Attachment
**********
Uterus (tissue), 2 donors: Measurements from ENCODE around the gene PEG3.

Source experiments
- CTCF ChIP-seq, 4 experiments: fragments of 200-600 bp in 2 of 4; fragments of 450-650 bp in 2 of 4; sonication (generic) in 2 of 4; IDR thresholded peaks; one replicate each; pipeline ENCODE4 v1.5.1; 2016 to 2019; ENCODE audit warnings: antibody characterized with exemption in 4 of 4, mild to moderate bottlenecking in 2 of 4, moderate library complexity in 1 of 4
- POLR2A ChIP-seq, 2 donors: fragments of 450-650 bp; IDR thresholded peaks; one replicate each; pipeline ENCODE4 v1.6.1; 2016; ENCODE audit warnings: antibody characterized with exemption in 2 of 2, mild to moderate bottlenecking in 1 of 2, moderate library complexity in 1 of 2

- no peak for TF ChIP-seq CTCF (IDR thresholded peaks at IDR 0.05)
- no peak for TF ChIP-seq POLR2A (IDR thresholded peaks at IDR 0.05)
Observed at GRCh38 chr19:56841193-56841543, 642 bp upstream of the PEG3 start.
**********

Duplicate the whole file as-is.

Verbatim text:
Uterus (tissue), 2 donors: Measurements from ENCODE around the gene PEG3.

Source experiments
- CTCF ChIP-seq, 4 experiments: fragments of 200-600 bp in 2 of 4; fragments of 450-650 bp in 2 of 4; sonication (generic) in 2 of 4; IDR thresholded peaks; one replicate each; pipeline ENCODE4 v1.5.1; 2016 to 2019; ENCODE audit warnings: antibody characterized with exemption in 4 of 4, mild to moderate bottlenecking in 2 of 4, moderate library complexity in 1 of 4
- POLR2A ChIP-seq, 2 donors: fragments of 450-650 bp; IDR thresholded peaks; one replicate each; pipeline ENCODE4 v1.6.1; 2016; ENCODE audit warnings: antibody characterized with exemption in 2 of 2, mild to moderate bottlenecking in 1 of 2, moderate library complexity in 1 of 2

- no peak for TF ChIP-seq CTCF (IDR thresholded peaks at IDR 0.05)
- no peak for TF ChIP-seq POLR2A (IDR thresholded peaks at IDR 0.05)
Observed at GRCh38 chr19:56841193-56841543, 642 bp upstream of the PEG3 start.